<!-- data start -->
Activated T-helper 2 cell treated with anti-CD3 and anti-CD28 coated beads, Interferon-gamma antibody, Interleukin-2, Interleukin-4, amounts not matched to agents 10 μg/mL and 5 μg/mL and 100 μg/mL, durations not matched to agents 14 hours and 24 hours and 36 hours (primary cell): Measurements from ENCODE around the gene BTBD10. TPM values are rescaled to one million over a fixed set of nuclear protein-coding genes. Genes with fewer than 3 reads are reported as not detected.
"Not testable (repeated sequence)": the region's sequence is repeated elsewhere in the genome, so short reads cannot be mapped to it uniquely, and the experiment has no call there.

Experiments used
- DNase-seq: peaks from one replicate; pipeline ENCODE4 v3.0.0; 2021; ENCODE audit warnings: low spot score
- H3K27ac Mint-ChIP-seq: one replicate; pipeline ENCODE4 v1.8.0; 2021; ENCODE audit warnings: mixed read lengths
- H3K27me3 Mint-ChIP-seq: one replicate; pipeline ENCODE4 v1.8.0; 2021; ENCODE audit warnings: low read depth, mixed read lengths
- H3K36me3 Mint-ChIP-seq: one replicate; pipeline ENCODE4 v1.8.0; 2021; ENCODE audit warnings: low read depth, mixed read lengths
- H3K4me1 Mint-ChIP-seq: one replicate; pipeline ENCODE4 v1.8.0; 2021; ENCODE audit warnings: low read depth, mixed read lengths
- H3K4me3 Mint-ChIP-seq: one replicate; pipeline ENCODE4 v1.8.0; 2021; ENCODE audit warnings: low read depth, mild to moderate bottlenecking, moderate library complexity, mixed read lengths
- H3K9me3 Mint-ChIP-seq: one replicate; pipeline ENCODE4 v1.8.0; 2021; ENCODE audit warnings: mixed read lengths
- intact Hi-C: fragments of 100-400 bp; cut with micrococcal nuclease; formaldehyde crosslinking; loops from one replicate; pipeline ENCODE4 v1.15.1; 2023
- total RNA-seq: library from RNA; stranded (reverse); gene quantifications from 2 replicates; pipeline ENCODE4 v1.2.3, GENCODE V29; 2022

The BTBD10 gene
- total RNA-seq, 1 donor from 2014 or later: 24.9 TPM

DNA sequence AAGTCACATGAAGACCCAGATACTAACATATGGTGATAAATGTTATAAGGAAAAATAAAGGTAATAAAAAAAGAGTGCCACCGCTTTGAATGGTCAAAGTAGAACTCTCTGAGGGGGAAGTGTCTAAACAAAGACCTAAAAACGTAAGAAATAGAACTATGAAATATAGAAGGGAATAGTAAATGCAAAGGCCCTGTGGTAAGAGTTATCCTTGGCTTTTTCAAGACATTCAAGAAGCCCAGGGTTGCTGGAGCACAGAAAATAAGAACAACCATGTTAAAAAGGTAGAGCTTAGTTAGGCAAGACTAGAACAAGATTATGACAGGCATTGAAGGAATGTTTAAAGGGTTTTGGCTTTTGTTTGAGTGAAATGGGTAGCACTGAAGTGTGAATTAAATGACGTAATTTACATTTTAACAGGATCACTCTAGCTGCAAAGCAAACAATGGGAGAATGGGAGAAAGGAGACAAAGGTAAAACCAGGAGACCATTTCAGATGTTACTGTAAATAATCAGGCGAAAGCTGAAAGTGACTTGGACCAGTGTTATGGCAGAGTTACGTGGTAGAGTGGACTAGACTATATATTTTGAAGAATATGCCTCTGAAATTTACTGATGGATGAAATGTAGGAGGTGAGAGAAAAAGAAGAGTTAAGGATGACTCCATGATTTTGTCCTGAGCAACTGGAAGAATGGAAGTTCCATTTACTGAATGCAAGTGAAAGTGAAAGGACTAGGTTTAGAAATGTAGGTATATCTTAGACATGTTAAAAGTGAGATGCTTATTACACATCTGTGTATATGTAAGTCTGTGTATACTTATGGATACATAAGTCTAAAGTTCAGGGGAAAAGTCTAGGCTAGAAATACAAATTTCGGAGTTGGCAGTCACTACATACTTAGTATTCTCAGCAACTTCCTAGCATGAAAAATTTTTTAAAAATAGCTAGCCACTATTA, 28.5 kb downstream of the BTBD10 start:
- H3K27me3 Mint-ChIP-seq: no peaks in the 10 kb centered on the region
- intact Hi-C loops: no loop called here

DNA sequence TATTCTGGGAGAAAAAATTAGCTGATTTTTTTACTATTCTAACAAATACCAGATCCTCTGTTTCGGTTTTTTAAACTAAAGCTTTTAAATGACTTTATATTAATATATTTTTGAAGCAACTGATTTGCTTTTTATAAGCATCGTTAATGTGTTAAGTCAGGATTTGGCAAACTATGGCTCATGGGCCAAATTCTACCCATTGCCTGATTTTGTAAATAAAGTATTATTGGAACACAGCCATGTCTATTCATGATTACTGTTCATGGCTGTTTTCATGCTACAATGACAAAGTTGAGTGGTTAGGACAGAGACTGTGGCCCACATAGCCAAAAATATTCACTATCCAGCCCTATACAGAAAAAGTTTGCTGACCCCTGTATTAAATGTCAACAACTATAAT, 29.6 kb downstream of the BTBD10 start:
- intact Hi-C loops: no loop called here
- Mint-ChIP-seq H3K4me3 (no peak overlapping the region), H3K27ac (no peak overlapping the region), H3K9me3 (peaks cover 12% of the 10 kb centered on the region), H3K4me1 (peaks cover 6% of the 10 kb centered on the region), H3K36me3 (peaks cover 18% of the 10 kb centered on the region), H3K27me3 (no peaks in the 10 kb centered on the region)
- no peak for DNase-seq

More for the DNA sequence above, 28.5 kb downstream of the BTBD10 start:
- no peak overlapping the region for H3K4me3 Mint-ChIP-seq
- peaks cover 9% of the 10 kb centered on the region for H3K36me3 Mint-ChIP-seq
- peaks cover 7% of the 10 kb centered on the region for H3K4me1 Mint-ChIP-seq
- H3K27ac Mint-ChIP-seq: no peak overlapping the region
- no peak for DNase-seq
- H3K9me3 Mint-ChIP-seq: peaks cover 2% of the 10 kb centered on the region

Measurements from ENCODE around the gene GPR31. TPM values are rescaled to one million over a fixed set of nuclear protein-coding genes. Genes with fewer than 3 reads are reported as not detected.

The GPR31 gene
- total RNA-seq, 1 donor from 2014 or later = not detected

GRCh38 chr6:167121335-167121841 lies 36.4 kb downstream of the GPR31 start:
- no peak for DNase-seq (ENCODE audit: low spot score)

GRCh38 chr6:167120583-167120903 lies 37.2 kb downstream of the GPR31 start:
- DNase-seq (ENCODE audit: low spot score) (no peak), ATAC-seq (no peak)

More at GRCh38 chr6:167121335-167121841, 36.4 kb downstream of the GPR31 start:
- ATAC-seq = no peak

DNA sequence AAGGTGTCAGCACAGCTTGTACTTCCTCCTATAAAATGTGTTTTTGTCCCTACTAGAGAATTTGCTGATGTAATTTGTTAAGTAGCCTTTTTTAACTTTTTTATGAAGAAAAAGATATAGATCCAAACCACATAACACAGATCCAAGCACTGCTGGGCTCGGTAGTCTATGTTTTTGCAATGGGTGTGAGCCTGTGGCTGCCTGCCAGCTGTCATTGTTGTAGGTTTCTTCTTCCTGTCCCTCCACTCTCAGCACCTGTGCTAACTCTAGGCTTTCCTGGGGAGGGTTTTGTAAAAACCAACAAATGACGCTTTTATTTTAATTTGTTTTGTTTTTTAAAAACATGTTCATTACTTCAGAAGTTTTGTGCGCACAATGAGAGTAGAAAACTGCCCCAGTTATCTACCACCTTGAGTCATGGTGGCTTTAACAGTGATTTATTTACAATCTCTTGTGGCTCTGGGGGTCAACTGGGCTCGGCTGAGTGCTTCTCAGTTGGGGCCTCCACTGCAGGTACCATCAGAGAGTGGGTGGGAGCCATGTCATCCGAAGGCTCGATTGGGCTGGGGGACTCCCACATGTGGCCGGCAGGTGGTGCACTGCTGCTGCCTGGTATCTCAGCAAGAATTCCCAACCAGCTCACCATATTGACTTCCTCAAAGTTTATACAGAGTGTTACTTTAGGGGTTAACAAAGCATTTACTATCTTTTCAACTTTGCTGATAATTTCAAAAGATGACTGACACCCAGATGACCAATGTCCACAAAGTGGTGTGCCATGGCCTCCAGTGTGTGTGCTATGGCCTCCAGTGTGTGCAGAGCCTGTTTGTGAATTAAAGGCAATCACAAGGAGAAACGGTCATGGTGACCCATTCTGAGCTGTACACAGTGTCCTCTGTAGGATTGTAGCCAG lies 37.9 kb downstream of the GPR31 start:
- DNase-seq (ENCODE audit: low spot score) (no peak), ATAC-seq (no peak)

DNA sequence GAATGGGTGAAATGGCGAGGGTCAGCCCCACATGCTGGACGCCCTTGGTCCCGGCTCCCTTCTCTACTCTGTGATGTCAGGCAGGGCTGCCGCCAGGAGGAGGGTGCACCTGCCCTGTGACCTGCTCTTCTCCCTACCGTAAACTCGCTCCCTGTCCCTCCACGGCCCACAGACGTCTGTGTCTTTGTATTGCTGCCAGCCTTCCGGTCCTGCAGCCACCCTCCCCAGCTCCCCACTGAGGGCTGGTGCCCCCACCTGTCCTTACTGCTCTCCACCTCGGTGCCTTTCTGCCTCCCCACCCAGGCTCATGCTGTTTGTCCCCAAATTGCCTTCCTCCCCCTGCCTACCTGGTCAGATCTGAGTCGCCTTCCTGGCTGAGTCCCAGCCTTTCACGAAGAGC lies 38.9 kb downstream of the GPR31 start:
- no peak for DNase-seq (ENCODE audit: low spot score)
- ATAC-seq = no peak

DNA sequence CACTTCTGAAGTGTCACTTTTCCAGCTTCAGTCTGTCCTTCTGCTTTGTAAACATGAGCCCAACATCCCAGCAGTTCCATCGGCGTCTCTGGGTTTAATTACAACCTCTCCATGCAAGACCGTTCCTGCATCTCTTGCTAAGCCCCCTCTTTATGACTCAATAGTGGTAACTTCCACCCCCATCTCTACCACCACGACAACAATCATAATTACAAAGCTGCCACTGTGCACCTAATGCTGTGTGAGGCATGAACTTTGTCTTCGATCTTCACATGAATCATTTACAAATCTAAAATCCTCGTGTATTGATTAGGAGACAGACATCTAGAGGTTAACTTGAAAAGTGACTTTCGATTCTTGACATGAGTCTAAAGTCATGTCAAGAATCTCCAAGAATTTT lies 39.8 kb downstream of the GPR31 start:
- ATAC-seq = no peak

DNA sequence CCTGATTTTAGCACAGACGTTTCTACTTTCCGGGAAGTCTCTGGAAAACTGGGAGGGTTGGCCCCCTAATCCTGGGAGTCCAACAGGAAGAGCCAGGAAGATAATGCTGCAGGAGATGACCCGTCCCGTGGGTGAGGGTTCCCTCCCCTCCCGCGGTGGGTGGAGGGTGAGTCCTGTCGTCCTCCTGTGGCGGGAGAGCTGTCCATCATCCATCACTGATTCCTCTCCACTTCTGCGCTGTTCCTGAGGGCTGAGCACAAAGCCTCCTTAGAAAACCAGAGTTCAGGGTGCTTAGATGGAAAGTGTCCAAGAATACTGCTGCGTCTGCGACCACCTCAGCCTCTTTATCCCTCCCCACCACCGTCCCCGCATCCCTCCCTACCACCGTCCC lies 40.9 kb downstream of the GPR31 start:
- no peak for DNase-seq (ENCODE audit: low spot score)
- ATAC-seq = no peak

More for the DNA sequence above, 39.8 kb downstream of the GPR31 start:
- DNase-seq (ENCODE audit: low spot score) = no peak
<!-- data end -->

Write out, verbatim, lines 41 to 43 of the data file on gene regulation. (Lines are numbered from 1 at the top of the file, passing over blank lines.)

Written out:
- no peak for DNase-seq (ENCODE audit: low spot score)
- ATAC-seq = no peak

DNA sequence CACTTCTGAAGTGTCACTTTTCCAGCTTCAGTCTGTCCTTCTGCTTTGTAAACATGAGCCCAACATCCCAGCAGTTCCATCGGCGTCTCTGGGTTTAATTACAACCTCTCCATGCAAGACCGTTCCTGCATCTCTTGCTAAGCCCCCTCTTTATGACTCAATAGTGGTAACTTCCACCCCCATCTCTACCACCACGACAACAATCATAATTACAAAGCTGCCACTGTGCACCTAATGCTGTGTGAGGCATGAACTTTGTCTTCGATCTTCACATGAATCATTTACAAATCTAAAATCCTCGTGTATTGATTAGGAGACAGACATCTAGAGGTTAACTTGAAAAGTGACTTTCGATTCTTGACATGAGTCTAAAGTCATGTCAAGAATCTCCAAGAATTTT lies 39.8 kb downstream of the GPR31 start: